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The Rewards of Being a Victim’s Advocate

June 25th, 2013 · No Comments · International Destination Information

victim's advocate

The rewards of being a victim’s advocate are not public adulation, convenient hours, or the pay. The greatest reward is the feeling of satisfaction you have when you help someone in their darkest hour. You can actually be the only light in a dark tunnel. That is a huge reward.

Violent crime is found is all sectors of population. Every ethnic, social, religious, and economic group has their share of violent crime and violent crime survivors. Traumatized victims are reluctant to ask for help or report the crime.  Physically and emotionally damaged individuals are not prepared to deal with law enforcement investigations and the judicial process. Most victims are not aware of their legal rights, their right for compensation benefits, or protection provisions that could be provided them by the criminal justice system. 

“Victim advocates are professionals trained to support victims of crime.” The advocate’s role is non-judgmental toward the victim and their story, but is as a friend of the victim, concerned with the victim’s well-being. A victim advocate must put personal needs aside to help the victim.

Two objectives
Victim advocate programs are guided by two important objectives. Objective one is to assist people who have undergone physical, emotional, or other loss because of a criminal act. The second is as an intermediary in aiding officers and investigators working on the case.

Statistically, victims are people who have been traumatized by a sexual assault, domestic violence or child abuse. Victim advocates work to guide victims through the crisis until they recover the level of functioning they enjoyed prior to the attack. As a victim’s advocate, your responsibilities may include:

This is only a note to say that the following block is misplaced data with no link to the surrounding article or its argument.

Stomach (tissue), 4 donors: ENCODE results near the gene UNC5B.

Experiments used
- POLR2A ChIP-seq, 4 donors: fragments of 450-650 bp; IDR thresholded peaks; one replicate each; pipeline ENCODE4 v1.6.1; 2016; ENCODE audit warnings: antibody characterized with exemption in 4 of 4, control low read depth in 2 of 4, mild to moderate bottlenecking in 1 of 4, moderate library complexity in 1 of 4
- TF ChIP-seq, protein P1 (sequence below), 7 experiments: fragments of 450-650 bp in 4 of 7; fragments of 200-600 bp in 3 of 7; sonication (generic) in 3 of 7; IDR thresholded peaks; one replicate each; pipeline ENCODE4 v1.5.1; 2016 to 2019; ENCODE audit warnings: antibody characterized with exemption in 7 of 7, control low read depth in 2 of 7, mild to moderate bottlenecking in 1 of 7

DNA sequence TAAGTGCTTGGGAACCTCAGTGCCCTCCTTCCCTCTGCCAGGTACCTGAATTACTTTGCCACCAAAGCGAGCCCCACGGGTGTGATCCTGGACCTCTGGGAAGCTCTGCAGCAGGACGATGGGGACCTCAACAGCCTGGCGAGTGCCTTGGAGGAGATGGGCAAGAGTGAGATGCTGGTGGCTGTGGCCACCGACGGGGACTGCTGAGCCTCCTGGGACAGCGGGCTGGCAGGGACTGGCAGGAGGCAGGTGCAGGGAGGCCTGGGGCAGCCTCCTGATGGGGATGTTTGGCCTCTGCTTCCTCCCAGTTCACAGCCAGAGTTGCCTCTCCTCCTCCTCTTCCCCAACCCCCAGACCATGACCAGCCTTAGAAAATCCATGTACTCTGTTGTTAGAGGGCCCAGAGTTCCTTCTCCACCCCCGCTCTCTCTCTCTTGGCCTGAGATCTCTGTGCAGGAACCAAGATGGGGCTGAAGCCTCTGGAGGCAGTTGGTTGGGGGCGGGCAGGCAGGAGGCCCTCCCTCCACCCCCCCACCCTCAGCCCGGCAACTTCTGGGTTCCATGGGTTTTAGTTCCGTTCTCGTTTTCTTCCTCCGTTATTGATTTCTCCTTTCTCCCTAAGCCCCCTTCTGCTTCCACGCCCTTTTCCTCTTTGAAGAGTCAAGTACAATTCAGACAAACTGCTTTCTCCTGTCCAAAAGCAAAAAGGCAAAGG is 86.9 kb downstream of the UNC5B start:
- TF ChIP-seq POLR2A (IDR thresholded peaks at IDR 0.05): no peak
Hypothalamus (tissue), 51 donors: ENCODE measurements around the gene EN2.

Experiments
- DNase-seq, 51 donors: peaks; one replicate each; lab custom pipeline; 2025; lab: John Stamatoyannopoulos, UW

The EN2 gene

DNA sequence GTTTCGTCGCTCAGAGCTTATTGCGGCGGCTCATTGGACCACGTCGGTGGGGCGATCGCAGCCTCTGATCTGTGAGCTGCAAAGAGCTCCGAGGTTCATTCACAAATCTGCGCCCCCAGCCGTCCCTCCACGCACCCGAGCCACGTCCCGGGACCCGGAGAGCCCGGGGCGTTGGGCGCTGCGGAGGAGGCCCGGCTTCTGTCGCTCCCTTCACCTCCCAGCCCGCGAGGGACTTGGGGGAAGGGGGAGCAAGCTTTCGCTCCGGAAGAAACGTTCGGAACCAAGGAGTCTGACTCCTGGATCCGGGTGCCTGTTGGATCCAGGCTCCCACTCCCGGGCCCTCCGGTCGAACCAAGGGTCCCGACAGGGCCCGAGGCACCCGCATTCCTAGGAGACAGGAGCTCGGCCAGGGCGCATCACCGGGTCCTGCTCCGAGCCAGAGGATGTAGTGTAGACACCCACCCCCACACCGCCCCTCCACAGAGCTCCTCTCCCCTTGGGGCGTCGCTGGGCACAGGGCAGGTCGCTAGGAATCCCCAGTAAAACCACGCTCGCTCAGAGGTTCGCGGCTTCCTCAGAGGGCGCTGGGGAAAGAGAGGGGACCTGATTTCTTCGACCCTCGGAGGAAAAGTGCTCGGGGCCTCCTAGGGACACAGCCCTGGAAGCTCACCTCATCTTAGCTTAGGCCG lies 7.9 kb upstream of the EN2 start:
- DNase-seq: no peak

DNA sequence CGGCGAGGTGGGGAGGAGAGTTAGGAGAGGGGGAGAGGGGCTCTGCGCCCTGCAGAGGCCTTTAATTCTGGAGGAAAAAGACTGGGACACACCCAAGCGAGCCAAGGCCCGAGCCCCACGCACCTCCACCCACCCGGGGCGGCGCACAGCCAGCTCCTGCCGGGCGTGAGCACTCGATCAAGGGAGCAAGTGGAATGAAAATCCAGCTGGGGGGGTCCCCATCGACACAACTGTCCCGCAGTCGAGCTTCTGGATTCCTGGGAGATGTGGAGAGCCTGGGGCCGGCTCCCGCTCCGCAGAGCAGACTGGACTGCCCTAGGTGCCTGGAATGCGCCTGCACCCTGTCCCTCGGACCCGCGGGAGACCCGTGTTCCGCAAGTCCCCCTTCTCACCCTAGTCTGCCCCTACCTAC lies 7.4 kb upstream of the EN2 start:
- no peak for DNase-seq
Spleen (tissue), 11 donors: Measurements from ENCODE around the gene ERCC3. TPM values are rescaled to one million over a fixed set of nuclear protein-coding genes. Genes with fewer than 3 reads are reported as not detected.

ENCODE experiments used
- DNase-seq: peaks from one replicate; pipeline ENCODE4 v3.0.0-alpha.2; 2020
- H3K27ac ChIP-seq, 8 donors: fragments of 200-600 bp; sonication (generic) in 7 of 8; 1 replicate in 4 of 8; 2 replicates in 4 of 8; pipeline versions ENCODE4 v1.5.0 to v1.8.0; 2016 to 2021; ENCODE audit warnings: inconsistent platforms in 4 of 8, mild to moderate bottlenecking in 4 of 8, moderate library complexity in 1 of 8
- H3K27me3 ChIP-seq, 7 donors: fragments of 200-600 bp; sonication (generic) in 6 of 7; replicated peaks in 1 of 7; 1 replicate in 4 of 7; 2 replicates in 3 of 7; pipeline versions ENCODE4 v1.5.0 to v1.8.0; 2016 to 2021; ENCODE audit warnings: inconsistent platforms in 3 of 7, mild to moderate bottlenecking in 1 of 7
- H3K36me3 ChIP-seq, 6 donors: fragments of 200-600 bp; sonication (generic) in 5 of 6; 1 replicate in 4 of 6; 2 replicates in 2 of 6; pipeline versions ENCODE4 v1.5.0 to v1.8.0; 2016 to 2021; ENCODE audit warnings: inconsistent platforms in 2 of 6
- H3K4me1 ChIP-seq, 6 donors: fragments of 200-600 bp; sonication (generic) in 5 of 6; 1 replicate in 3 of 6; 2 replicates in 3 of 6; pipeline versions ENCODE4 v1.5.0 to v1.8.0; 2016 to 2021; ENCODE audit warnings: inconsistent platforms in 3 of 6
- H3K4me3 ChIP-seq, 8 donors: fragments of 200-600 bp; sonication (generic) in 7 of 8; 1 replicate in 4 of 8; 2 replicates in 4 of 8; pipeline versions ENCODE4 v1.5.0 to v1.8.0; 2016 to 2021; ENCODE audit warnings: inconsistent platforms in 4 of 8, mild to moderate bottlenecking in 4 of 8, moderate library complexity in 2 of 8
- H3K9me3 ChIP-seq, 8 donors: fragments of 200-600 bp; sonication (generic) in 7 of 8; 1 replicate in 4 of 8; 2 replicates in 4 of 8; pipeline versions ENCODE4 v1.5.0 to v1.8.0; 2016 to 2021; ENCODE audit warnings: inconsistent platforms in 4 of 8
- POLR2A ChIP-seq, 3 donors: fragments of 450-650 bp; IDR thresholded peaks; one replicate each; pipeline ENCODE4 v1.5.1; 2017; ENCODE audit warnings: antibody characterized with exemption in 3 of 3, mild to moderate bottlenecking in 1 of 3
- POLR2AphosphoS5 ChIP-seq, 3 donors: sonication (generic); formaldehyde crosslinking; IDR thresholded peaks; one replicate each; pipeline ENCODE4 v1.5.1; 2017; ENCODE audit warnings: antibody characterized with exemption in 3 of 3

·         Providing on-the-spot crisis intervention.
·         Providing sensitive support to victims and family.
·         Providing referrals to agencies that provide shelter, medical, and financial support.
·         Assisting in filling out forms dealing with victim compensation and victim impact statements.
·         Helping the victim to make knowledgeable decisions by providing them with resources available to them.
·         Providing resources for domestic violence investigations, if needed.
·         Continuing to support victims as long as the victim requests help.
·         Accompanying victims, when asked, to interviews, medical examinations, and court appearances.
·         Providing aid in property recovery.
·         Providing victims with follow-up information on investigations.

Victim advocates may work within the district attorney’s office, hospitals, community programs, jails, or shelters. Advocates may specialize in specific areas such as sexual assault, stalking, or domestic violence. The preferred training for victim advocates is a degree in psychology, criminal justice or social work, these majors are often found in an universities’ College of Arts and Sciences.

Working as a victim’s advocate gives you personal experience in providing support to people in dire need. It gives you knowledge about police investigations and enforcement, our Justice System, and the nature of victimization. The rewards of being a victim’s advocate will not be in the extrinsic realm of financial gain and public praise. The rewards are intrinsic and will leave you feeling good about what you do.

[Photo Via: Viva Bradford]

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